The parameters of this election were set by the City, and were for the entirety of Klahanie, not for individual neighborhoods. The election got less than 50% support, and really less when you factor in the 60% needed for the bonded indebtedness.

    We have elections all the time, but for example, I do not see results of State initiatives being reengineered to reflect how each County in Eastern Washington voted. There are many States that voted heavily against the current President, but they must live with what the majority decided.

    I think the idea of going back and playing with the results is more like how banana land dictators and faux democracies do things. There is simply no escaping that. Sometimes I don’t understand why things become so difficult, when the answer is so clearly obvious. We have a marvelous system, we just need to do a better job respecting it.

    It just seems to me that regardless of how Issaquah spins it, the politicians should step aside and let the people sort out and decide their destiny. The majority of the Klahanie PAA residents have clearly told us that they do not want Issaquah to make the decisions for them any longer.

    Lastly, I think what gets lost in all of this, is the fact that the City of Issaquah does not represent these people. They have been stuck in limbo for a very long time, and need to be given the opportunity to determine their own future, which is all the majority seems to be asking for.

  3. Kirsten O'Malley, Klahanie resident on March 19th, 2014 6:09 pm

    * Karen Ditaroff is a resident of Brookshire. The two guys who show up every time wanting to be a part of Issaquah are passionate and vocal, but they do not represent ALL of Brookshire.
    ** Former Mayor Rowan Hinds says three things and strikes out all 3 times. 1) 49% voter turn out is actually incredibly HIGH for a special election. It shows people care! 2) Sammamish didn’t ignore Klahanie. Their hands were tied by Issaquah’s refusal to give up the area which, by LAW, has to happen before any of us can move on. and 3) Nobody has to change their address. A simple call to the post office will confirm they could care less what city you list on the envelope. They care about the street address and the zip. Write whatever city you feel like. Try “Stranded by Issaquah,” 98029 and your letter will SURELY arrive!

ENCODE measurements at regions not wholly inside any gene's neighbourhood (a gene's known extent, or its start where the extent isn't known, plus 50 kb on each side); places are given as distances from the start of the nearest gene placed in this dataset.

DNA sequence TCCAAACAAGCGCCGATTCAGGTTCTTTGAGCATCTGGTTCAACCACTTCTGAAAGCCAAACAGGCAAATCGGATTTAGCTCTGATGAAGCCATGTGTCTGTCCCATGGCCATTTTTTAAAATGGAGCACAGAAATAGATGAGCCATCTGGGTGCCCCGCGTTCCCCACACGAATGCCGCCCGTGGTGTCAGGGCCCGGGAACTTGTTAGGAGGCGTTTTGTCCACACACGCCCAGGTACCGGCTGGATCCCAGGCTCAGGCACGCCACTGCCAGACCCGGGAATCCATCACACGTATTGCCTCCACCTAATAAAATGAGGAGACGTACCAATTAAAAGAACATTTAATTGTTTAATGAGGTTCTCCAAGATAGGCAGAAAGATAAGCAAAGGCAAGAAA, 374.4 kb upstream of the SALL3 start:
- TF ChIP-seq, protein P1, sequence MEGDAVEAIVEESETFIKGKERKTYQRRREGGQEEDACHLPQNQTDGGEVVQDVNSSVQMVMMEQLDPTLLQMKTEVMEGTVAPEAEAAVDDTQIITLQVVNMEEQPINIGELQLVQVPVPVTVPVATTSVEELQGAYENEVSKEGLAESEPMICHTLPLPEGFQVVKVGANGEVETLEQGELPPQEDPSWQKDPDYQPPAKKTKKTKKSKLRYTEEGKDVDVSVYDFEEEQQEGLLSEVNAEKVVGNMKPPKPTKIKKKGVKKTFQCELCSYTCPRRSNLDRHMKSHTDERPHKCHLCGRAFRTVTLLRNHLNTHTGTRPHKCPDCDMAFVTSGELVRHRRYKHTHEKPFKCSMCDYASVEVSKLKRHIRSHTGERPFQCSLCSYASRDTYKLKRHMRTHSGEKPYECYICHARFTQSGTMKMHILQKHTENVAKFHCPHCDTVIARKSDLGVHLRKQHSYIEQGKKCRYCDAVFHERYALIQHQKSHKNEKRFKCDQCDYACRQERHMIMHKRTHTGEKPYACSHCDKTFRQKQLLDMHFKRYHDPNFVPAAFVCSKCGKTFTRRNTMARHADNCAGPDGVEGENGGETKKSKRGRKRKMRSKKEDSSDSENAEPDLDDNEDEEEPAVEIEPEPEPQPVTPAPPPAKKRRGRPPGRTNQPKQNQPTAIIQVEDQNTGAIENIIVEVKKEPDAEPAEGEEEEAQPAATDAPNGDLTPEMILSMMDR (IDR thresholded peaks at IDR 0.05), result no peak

*** The mere “three weeks” for an updated study by Nesbitt does not account for administrative nightmare that will ensue, probably stretching Klahanie’s right to an answer to MONTHS. City offices will need to decide where to draw the lines. Stakeholders will need to sign off (police, fire, services like trash, water).

    Tell your neighbors — a hostage situation is developing and someone needs to know!

  4. C.A. Christensen on March 20th, 2014 8:11 am

    Kirsten, you are totally correct, three weeks for a study update is the tip of the iceberg. I suppose that it could end there if the financial results were horrifically negative, but I would not want to bet that they will be.

    Why? Two reasons, first the City has been in control of the numbers and study assumptions from the beginning. Second, Consultants rarely come out with positions that do not support the desired outcomes of the people paying them.

    Also, being able to pluck off the the closest and most affluent….ie highest valuation….neighborhoods in the PAA may well make the City money, especially if they can continue to ignore factoring Issaquah Fall City Road, and the other needed expensive capital improvements in the mix.

    The current elephant in the living room is still the recent election results. However, nobody on either side of this issue spoke at audience comments at the last City Council meeting. “Out of sight, out of mind” is a key mantra in politics, and clearly what many are counting on in the City to keep this issue alive.

    That means to lessen the chance of being held “hostage”, you and others need to speak up at every opportunity….especially at each and every Issaquah City Council meeting. Their best chance of getting what they want, is to pull this issue off the table and as far out of the daylight as possible.

    Time wise, if Issaquah’s leaders can get past the “inconvenient” election results, which they currently seem to have no problem doing, I think the one year estimate for the process to unfold is about right, especially if it ironically requires another “vote” of the people.

    Lastly, I want to wish you and everyone else in the PAA all the luck in the world…..this extended “process” is not going to be fun for anyone. And, if you do end up joining us, welcome!

  5. Randy LaMere on March 21st, 2014 1:00 pm

    time to start the recall petition, if the council won’t act the people will……..again

  6. Elections intranet on April 22nd, 2014 3:03 pm

    Election news clips

    Election news clips